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Impacts of Wednesday’s Democratic Party Presidential Debate



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The ninth Democratic party primary debate took place in Las Vegas Wednesday night, giving six candidates the chance to speak before the Nevada Democratic caucus on Saturday, February 22nd.

Primary elections had already occurred in Iowa and New Hampshire. The Associated Press was unable to declare an official winner in Iowa, but Bernie Sanders and Pete Buttigieg split the delegates, with Sanders taking the popular vote. Sanders won the New Hampshire primary election, making him the frontrunner before Wednesday’s debate.

A Quick Recap of the Night


A whopping 20 candidates took the stage during the first round of Democratic debates in June. Wednesday, only five of those 20 remained: Bernie Sanders, Pete Buttigieg, Joe Biden, Amy Klobuchar, and Elizabeth Warren. A sixth nominee, former New York City mayor and billionaire Mike Bloomberg, was debating for the first time.

Warren asserted herself from the get-go. Not only did she lead the other candidates in criticizing Bloomberg, but she discussed perceived flaws in the healthcare plans proposed by Buttigieg, Klobuchar, and Sanders.

Rather than focusing negative attention on Sanders to try to knock him out of the running, several candidates shifted that energy toward Bloomberg. The new candidate also served as a real-life example any time Sanders, or others, condemned billionaires.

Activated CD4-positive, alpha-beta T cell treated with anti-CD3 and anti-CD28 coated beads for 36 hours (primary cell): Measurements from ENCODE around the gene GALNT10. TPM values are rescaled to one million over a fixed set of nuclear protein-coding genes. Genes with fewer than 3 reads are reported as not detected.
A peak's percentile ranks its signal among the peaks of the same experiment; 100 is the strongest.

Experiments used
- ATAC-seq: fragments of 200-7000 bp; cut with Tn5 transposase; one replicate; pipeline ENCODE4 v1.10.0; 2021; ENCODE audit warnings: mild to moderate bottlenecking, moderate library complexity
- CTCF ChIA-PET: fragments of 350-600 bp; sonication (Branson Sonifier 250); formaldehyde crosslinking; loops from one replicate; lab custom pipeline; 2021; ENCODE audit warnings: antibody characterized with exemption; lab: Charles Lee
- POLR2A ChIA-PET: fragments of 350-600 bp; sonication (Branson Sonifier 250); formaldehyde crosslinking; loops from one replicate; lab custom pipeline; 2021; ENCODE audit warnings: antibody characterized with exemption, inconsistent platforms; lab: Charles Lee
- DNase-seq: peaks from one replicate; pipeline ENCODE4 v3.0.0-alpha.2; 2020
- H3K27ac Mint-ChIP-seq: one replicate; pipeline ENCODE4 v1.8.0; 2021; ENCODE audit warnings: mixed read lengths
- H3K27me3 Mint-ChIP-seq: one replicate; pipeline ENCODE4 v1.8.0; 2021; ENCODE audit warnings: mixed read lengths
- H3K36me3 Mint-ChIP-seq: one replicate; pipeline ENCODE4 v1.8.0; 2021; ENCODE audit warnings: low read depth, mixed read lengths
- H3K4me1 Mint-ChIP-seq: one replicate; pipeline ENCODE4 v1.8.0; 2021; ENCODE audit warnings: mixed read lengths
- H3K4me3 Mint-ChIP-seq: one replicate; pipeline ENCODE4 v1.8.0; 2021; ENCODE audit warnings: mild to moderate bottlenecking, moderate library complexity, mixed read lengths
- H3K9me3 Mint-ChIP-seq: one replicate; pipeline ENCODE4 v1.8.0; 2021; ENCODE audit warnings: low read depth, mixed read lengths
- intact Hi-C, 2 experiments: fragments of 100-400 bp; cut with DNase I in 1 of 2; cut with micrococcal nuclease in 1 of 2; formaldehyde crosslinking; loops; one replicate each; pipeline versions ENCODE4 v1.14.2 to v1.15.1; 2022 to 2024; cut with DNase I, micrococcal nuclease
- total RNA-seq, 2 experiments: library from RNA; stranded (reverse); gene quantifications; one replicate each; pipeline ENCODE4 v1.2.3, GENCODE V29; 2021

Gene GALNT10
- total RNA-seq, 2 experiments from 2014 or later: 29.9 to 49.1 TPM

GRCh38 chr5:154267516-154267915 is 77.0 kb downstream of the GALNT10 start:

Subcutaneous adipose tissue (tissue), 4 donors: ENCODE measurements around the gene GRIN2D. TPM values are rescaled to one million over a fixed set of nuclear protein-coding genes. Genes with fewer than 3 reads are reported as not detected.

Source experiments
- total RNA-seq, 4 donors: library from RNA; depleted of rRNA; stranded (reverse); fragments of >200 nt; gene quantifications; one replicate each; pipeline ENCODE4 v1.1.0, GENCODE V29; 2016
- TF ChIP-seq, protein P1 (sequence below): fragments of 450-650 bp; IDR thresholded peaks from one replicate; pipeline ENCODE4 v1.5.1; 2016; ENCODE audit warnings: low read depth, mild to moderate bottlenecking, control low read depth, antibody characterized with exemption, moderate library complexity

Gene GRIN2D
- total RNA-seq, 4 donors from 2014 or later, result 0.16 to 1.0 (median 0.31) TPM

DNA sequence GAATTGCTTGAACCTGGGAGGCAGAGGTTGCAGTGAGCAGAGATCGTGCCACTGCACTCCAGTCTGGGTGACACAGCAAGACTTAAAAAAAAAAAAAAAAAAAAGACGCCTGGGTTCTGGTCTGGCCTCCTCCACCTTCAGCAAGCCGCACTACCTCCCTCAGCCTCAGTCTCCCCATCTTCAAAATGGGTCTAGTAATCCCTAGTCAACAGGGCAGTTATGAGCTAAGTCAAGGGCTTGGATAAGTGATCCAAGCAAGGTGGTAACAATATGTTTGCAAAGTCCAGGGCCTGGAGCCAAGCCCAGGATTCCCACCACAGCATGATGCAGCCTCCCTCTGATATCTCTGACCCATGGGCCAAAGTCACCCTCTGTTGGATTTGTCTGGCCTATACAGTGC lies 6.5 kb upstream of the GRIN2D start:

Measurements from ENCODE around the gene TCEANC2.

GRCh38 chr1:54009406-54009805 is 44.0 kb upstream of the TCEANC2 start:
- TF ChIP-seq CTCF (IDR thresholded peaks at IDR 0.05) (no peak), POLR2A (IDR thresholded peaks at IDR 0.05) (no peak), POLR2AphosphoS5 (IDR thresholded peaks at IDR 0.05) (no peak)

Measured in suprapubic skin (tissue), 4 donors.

Ratings Go Through the Roof


Wednesday night’s debate was the most viewed Democratic debate ever, with almost 20 million people watching the event on NBC and MSNBC. The 2015 Republican debate in Ohio that aired on Fox News still holds the title of the most-watched presidential debate of all time with 24 million audience members. That was the first night Donald Trump took the stage as a presidential candidate.

Many people likely tuned in to Wednesday’s debate for two main reasons: The candidates have dwindled down from 20 to six, making the standoff more exciting and easier to follow. And people wanted to know what would come of Mike Bloomberg being onstage for the first time after spending hundreds of millions of dollars on TV advertisements and sponsored meme account posts.

The next debate will air Tuesday, February 25th, on CBS.

Are Candidates Having an Effect on the Stock Market?


At this point, Bernie Sanders has received more votes than the other candidates. The stock market is reaching record highs. Those two sentences might seem like they should be mutually exclusive since Sanders describes himself as a democratic socialist and promises to be hard on Wall Street.

CNN explores a few possible explanations :

One possibility they list is that people feel it’s too soon to know whether he will be named the Democratic nominee. So it could be that there’s no effect to be had. Moderate candidates such as Bloomberg or Buttigieg would likely steer clear of some of Sanders’ controversial ideas if they become president.

The second option listed is that investors think Sanders will struggle to pass some of his bills that would drastically affect the stock market, such as taxing the wealthy. With Republicans in control of the Senate, he might not pass contentious ideas.

Finally, some investors may believe that President Trump could beat Sanders if he became the Democratic nominee. Investors who are happy with Trump’s effects on the stock market might actually hope Sanders becomes the candidate because they believe Trump has the power to beat him.

Pundits warn against taking any of these ideas too seriously, though. The election is still nine months away—anything could happen.

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